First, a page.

Within the bid process, academics from the University demonstrated the benefits of gaining status and the opportunities it could potentially unlock for businesses, residents and the local environment.

They also assessed the quality of the waves across North Devon’s surf hotspots and the factors that made them some of the highest quality beach breaks in the UK.

Dr Kit Stokes, from the University’s Coastal Processes Research Group, was part of the project team. He said:

“The whole team at the University of Plymouth are extremely proud to be part of the UK’s first World Surfing Reserve. It represents a real opportunity to celebrate the unique waves and surfing environment in North Devon. Importantly, it will also enable us to introduce measures that will protect our precious surf breaks using scientific research to help us identify threats to wave and water quality and enhance the abundant natural capital of the region.”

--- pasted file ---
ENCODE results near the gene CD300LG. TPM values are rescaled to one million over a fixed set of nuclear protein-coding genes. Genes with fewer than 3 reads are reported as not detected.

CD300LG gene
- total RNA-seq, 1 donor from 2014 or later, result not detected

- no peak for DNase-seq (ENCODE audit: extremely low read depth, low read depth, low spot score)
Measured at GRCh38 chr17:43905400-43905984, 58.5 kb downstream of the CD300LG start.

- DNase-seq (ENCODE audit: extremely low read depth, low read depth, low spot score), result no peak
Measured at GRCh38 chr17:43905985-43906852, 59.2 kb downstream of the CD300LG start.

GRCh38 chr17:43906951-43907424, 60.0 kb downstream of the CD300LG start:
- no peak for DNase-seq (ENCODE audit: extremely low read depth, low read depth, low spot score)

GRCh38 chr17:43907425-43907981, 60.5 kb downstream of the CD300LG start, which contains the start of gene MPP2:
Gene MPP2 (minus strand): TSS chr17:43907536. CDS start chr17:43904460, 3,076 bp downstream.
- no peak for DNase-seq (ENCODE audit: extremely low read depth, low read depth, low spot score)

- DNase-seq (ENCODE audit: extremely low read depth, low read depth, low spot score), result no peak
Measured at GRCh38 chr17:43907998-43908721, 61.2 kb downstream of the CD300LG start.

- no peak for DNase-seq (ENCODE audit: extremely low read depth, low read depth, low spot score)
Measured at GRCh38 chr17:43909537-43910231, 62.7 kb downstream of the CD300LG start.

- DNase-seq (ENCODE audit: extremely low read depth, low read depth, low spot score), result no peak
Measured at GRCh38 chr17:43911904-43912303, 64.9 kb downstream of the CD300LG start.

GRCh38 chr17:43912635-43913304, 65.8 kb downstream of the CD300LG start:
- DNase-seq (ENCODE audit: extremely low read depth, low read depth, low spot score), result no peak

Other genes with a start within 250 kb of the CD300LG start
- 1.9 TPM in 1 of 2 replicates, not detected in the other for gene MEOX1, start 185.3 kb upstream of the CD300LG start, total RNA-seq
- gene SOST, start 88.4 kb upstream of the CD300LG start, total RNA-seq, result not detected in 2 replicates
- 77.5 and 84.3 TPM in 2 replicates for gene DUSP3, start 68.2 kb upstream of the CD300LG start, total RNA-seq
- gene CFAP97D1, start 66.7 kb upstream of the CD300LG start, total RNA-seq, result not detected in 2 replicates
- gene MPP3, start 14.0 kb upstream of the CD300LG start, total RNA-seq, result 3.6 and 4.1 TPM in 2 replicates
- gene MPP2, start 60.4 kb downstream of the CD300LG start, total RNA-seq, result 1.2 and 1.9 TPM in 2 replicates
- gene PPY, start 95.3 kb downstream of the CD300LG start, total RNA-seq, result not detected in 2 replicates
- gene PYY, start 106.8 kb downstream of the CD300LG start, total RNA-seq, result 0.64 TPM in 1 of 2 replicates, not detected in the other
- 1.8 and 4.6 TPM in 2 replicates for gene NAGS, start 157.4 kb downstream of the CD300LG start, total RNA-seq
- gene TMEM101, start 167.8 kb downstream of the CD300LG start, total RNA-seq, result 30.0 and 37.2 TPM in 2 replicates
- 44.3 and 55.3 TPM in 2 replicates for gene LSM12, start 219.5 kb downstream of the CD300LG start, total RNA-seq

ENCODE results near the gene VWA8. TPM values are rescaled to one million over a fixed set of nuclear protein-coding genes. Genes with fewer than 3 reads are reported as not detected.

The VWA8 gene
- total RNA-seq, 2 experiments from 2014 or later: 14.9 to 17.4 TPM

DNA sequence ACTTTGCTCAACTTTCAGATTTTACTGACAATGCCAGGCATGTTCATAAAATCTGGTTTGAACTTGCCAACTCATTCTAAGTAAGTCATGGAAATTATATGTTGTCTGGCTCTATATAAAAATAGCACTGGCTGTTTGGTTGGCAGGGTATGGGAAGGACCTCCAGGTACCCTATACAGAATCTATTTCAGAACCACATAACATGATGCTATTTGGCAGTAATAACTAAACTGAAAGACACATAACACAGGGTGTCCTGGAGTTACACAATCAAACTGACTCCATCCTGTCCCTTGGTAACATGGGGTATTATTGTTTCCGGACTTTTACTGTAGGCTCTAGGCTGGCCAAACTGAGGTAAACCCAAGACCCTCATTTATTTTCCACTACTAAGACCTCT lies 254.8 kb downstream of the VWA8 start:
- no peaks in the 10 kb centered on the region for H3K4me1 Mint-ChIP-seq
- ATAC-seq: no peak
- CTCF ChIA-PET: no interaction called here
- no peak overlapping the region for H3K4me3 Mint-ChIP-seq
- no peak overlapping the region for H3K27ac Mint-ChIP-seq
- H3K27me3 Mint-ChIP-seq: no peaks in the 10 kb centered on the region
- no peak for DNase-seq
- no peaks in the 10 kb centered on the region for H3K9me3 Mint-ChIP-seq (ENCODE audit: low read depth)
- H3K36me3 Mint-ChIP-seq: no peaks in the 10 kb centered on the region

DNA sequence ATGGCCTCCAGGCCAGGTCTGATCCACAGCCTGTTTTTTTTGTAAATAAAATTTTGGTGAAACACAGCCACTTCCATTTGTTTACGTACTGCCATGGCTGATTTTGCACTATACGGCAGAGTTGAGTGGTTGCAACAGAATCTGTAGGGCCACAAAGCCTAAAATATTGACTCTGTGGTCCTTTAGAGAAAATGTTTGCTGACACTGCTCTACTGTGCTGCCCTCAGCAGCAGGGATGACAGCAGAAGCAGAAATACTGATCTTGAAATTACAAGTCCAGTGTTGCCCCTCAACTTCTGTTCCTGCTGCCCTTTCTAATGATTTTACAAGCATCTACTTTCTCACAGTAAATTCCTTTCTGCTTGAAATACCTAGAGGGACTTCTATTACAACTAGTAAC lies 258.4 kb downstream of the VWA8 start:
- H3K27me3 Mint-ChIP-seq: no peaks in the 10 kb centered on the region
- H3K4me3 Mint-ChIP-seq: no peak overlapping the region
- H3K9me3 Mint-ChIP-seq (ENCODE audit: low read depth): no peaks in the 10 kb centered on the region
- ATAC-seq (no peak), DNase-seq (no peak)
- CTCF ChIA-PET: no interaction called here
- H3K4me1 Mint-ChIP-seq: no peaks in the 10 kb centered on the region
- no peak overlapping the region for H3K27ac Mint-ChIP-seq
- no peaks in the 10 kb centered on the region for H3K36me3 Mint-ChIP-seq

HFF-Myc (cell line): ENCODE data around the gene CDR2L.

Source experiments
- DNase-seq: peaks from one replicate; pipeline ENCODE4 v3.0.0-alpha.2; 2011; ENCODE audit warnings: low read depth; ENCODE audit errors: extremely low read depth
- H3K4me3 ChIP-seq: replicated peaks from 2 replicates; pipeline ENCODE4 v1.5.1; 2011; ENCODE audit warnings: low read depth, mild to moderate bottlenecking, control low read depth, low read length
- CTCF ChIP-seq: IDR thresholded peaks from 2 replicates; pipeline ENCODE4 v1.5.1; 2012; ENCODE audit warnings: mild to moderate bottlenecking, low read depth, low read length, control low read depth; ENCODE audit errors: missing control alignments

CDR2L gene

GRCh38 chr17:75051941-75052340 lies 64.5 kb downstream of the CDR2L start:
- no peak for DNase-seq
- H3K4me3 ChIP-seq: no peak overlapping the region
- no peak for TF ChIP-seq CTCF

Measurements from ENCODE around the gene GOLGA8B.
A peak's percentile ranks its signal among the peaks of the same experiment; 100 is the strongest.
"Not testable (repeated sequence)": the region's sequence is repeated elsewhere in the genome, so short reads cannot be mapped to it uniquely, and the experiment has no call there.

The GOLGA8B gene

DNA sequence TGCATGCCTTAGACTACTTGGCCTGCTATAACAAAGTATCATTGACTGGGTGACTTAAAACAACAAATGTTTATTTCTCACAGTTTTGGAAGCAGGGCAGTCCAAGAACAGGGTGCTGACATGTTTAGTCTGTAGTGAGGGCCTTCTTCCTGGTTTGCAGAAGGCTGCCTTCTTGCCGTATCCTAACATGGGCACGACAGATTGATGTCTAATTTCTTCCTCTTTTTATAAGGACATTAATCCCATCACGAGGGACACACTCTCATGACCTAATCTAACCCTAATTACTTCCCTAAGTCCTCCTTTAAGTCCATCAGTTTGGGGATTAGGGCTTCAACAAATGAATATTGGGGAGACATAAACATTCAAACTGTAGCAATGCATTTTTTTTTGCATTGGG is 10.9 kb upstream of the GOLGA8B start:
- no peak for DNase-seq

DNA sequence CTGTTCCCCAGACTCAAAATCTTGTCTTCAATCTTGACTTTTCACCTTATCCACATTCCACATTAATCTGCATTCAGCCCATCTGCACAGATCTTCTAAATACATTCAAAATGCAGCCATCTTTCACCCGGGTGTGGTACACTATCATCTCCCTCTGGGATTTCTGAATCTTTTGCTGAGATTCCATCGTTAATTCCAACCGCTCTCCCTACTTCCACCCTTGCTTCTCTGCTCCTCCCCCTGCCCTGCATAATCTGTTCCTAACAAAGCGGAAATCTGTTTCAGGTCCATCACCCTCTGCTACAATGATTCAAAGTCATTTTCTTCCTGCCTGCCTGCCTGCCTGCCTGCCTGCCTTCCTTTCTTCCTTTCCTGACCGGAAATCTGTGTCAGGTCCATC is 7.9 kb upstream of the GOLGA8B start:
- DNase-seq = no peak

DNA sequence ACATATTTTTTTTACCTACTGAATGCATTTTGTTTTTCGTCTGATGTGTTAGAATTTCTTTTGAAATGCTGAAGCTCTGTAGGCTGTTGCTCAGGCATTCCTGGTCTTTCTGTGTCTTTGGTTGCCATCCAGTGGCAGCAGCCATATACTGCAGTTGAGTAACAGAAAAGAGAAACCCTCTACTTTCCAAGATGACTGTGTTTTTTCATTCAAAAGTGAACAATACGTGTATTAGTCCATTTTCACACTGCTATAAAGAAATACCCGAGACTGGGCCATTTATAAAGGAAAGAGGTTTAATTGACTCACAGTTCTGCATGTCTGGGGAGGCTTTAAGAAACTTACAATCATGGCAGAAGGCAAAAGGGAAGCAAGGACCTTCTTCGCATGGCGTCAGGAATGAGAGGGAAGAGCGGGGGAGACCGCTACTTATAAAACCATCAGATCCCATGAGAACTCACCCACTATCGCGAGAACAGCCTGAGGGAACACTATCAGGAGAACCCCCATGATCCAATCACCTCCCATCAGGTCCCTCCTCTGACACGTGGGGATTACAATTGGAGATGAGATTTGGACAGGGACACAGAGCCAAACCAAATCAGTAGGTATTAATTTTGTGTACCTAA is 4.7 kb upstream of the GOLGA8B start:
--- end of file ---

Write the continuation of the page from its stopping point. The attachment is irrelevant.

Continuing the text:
<p>Lynmouth_Credit - Ester Spears<br></p>
Lynmouth (Credit: Ester Spears)
<p>Saunton - Credit - Gordon Dryburgh<br></p>
Saunton (Credit: Gordon Dryburgh)
<p>Putsburough - Credit - Rob Tibbles<br></p>
Putsburough (Credit: Rob Tibbles)

The benefits of World Surfing Reserve status

As part of the bid process Dr Sian Rees and Dr Matthew Ashley , from the University’s Marine Conservation Research Group , assessed what impact the status could have on the communities of North Devon.
Through the South West Partnership for Environment and Economic Prosperity (SWEEP) programme, they conducted a survey in 2018 to identify the key needs of the community.
It resulted in surfing being placed as the region’s key water sport, and revealed the importance of the connection between participants, the environment, health and well-being.